A few months ago, Joan Walne, chair of the city's Park and Recreation Board, sent a letter to the City Council to let them know that the board was not happy with a rock crushing plant right across the street from the $38 million Elm Fork Soccer Complex, which is set to open next year. They didn't like the idea of kids' being run down by lumbering trucks or having their lungs coated with gravel dust while they played.
The plant wasn't even supposed to be there, they noted, having operated illegally until 2006, when the city granted a specific use permit to Weir Brothers Inc., the company that owns the plant. Weir Brothers had twice been granted an extension of the SUP on the promise that it would soon find a new location. It hadn't, and now the company was seeking to extend its ability to operate on the land. The council was set to vote on the SUP on June 27, hence the letter.
That didn't happen. The item was thrice kicked down the road, finally landing back on the council's agenda today.
It quickly became clear during an 90-minute discussion that the council was more or less unified, at least in principal. Councilman Dwaine Caraway repeatedly steered the conversation to a similar operation off Lamar Street ("It's ironic to me that ... we're not saying nothing about Forest Park. That's a stone throw, less than 50 yards away from where these big trucks are speeding out."), but no one seemed to think it was a good idea to have a rock crushing plant next to a $38 million soccer field.
"We're gonna have kids from all over the world coming to that complex, and we don't want that next door," Councilman Sheffie Kadane said.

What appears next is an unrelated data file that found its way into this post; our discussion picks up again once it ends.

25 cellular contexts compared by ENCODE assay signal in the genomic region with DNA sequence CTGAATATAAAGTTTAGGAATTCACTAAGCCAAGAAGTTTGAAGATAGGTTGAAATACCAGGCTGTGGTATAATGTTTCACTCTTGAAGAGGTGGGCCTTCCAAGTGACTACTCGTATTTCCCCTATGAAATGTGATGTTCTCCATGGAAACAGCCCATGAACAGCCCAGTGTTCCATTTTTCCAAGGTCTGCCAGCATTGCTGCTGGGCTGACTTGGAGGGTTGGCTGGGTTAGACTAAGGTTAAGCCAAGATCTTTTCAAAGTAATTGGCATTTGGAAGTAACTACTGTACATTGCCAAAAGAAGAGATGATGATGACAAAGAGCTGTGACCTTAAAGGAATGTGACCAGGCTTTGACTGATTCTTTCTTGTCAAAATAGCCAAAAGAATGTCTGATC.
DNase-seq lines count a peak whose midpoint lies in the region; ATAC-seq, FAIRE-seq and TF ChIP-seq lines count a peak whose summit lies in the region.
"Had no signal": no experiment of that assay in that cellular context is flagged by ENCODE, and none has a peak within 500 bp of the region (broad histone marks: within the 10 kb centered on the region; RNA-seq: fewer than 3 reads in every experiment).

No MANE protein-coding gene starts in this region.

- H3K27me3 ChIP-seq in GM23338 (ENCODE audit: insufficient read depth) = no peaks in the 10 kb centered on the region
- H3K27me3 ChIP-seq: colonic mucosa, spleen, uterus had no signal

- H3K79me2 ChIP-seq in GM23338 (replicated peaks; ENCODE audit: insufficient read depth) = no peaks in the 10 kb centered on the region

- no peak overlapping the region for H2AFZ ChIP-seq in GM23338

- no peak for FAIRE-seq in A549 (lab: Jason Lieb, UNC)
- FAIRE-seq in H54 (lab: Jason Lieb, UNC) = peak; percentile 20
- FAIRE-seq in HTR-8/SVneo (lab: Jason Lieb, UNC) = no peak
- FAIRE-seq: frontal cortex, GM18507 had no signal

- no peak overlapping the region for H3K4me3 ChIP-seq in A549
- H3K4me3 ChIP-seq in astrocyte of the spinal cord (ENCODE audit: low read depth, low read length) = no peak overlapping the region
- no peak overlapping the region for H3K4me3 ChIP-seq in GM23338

The question instead was how long Weir Brothers should be given to clear out. A representative of the company said he would need a year to wind down operations and would need an extension of the SUP for that long to continue operating while the process moved forward. They would even pave the gravel road to cut down on the dust, he said. Anyone who has "experienced the machine that does the rock crushing" knows it doesn't produce any dust.
Kadane questioned why anyone would pave a road they would abandon with in a year, and Councilwoman Vonciel Jones Hill called bullshit on the company's pledge to leave at all.
"This same company has stood at that same microphone as long as I've been sitting here and said the same thing," Jones Hill said. "If you tell me a fairy tale once and I fall for it, shame on you. If you tell me a fairy tale twice, three times, four times and I fall for it, shame on me. You have told me a fairy tale for four years."
The Weir Brothers representative took umbrage.
"I am offended when we are accused of lying," he said. "We are not lying; we are doing exactly what is expected of us and we are doing it to the letter of the law."
Councilwoman Monica Alonzo initially proposed delaying a vote on the SUP again, but Kadane made a substitute motion: Deny the SUP and make Weir Brothers clear out in six months. Councilman Tennell Atkins questioned whether this was consistent under the terms of an existing settlement agreement with Weir Brothers. After conferring in executive session, Kadane amended his motion to give Weir Brothers nine months.
The decision means the gravel plant is no longer allowed to be at its current location, even though the city's not going to do much enforcement for nine months. It also means that the Elm Fork Soccer Complex should be gravel dust-free by the time it opens next September.
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